The total trade volume fluctuates around 500 million tonnes. The local climate influences the availability of strawberries, but the overall trade value shows an increasing trend. Like other soft fruit, strawberries are offer high value. A continuous focus on quality can secure gradual market growth in the years to come.

Figure 2: Total European import and internal trade (all sources)

Total European import and internal trade (all sources)

Source : ITC Trademap

Non-European supply remains stable despite of COVID-19

There is a year-round supply of fresh strawberries from European cultivation, but the off-season production is not sufficient to meet demand. There is still need to complement the local harvest in the winter and early in the season.

The import from non-European suppliers covers only a fraction of the total consumption in Europe, but with 43,000 tonnes in 2020 it is still an interesting volume. The main window for non-European supply runs from November to March, with a peak in December for the Christmas holidays. In May through July (2021) there is an additional import tariff of 12.8% on imported strawberries.

During the COVID-19 pandemic the demand was more erratic. Consumers opted for fruits with a longer shelf life and sales to the food service industry were minimal due to lockdowns. Countries also relied much more on their local supply. Despite this, the import volume from non-European countries remained stable in 2020 and even increased mainly due to increased imports in Romania (from 2,000 to 6,000 tonnes).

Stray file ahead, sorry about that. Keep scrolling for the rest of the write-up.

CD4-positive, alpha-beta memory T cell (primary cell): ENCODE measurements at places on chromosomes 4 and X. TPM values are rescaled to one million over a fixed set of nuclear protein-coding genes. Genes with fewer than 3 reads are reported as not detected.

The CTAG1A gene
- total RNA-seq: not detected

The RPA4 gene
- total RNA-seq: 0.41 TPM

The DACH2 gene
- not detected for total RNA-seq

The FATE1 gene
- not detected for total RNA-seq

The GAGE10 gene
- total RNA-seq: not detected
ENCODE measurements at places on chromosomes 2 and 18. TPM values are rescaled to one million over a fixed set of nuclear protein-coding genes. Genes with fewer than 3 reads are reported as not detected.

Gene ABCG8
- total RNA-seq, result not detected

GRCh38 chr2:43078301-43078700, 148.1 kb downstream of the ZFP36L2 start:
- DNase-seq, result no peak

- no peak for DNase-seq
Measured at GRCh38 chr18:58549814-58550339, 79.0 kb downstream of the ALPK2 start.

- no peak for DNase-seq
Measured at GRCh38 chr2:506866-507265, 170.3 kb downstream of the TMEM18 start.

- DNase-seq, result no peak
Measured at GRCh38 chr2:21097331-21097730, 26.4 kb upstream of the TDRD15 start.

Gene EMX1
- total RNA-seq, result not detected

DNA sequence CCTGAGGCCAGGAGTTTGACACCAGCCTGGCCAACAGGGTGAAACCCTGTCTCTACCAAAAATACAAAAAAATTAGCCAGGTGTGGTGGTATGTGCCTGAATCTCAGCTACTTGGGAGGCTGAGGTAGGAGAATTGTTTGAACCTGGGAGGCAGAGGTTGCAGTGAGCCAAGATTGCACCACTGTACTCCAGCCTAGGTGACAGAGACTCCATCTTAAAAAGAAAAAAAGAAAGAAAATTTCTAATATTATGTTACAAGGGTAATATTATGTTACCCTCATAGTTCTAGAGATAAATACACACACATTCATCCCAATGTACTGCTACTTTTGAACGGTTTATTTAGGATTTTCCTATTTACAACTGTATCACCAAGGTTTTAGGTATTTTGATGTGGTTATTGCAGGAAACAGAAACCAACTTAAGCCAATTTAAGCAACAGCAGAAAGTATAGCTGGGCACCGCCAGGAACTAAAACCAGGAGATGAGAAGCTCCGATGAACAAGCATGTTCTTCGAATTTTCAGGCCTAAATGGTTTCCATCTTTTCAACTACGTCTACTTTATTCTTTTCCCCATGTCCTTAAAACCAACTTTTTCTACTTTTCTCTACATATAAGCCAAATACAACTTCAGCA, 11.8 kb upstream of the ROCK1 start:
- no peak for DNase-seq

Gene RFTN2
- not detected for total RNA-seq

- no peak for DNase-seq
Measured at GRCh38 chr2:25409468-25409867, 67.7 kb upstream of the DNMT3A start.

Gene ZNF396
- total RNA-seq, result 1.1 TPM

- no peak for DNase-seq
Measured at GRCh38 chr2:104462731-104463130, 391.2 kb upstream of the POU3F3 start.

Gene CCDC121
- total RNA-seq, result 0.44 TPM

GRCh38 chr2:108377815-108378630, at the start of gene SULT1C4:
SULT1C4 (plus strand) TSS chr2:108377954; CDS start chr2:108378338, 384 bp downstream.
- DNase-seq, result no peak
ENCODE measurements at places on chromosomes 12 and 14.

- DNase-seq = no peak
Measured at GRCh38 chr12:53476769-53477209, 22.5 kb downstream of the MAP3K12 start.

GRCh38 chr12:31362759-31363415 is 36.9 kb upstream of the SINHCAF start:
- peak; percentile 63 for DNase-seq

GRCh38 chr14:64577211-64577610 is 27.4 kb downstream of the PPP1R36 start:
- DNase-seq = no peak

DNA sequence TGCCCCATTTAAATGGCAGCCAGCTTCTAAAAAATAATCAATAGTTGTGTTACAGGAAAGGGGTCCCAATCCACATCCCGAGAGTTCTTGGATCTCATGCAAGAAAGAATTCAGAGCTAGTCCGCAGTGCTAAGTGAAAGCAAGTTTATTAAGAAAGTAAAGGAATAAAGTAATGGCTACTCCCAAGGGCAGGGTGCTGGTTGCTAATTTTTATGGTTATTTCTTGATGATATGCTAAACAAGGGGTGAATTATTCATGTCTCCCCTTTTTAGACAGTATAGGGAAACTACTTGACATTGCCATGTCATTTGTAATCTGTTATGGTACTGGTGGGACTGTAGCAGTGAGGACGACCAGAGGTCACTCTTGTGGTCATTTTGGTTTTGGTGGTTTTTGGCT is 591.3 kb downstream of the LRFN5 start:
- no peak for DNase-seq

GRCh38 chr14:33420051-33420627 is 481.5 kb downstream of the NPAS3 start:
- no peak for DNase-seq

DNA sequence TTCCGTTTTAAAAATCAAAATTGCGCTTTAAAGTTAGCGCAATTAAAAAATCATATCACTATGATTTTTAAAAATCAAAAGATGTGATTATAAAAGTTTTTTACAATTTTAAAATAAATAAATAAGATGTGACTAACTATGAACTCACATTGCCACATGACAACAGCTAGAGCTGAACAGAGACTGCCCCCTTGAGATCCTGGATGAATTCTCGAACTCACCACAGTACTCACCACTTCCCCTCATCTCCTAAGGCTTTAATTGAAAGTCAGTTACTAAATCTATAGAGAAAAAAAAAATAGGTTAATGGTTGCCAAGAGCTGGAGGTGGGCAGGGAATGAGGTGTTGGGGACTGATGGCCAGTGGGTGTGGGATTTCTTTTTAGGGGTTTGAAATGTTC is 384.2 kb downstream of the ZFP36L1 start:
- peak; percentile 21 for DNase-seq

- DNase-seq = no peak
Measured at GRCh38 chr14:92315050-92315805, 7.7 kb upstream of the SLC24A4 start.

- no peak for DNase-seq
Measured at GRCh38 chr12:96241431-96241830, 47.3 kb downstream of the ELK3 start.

The average price level for foreign strawberries decreased in 2020. The lower value can be related to the higher market share for suppliers close to Europe and a decline in air freight. Countries near Europe such as Turkey and Serbia performed well. Morocco, Egypt and Jordan also maintained an acceptable volume in relation to previous years. However, import from distant countries became more difficult. Imports from the USA, Mexico and Ethiopia were less than the year before.

When the impact of COVID-19 is over, there will still be opportunities for foreign strawberries from multiple sources. But to maintain this foreign supply, the strawberries must be of premium quality and sustainably cultivated to compete with the greenhouse production in Europe.


3. Which European countries offer most opportunities for strawberries?